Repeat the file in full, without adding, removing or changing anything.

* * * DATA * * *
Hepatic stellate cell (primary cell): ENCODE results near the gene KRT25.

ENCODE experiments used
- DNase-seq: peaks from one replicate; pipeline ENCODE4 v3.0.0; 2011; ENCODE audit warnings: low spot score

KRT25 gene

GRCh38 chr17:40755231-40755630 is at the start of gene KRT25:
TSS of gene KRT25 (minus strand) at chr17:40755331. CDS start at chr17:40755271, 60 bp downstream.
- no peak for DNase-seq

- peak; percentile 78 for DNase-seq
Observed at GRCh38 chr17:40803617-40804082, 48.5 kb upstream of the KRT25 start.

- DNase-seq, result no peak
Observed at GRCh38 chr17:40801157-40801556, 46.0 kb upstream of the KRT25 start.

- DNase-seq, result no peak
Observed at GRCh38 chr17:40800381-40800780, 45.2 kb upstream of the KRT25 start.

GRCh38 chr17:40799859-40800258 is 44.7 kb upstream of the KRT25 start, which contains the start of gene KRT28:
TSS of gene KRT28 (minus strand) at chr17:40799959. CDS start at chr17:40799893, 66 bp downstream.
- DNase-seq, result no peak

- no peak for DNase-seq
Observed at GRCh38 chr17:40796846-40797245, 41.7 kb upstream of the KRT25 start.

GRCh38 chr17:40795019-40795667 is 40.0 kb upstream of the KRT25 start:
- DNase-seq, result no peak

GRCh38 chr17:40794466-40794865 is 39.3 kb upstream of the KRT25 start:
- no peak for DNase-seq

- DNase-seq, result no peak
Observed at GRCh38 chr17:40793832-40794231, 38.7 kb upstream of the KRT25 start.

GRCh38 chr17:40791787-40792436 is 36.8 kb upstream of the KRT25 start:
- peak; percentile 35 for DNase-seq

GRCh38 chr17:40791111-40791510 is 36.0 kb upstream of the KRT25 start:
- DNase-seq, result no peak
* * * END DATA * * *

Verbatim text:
Hepatic stellate cell (primary cell): ENCODE results near the gene KRT25.

ENCODE experiments used
- DNase-seq: peaks from one replicate; pipeline ENCODE4 v3.0.0; 2011; ENCODE audit warnings: low spot score

KRT25 gene

GRCh38 chr17:40755231-40755630 is at the start of gene KRT25:
TSS of gene KRT25 (minus strand) at chr17:40755331. CDS start at chr17:40755271, 60 bp downstream.
- no peak for DNase-seq

- peak; percentile 78 for DNase-seq
Observed at GRCh38 chr17:40803617-40804082, 48.5 kb upstream of the KRT25 start.

- DNase-seq, result no peak
Observed at GRCh38 chr17:40801157-40801556, 46.0 kb upstream of the KRT25 start.

- DNase-seq, result no peak
Observed at GRCh38 chr17:40800381-40800780, 45.2 kb upstream of the KRT25 start.

GRCh38 chr17:40799859-40800258 is 44.7 kb upstream of the KRT25 start, which contains the start of gene KRT28:
TSS of gene KRT28 (minus strand) at chr17:40799959. CDS start at chr17:40799893, 66 bp downstream.
- DNase-seq, result no peak

- no peak for DNase-seq
Observed at GRCh38 chr17:40796846-40797245, 41.7 kb upstream of the KRT25 start.

GRCh38 chr17:40795019-40795667 is 40.0 kb upstream of the KRT25 start:
- DNase-seq, result no peak

GRCh38 chr17:40794466-40794865 is 39.3 kb upstream of the KRT25 start:
- no peak for DNase-seq

- DNase-seq, result no peak
Observed at GRCh38 chr17:40793832-40794231, 38.7 kb upstream of the KRT25 start.

GRCh38 chr17:40791787-40792436 is 36.8 kb upstream of the KRT25 start:
- peak; percentile 35 for DNase-seq

GRCh38 chr17:40791111-40791510 is 36.0 kb upstream of the KRT25 start:
- DNase-seq, result no peak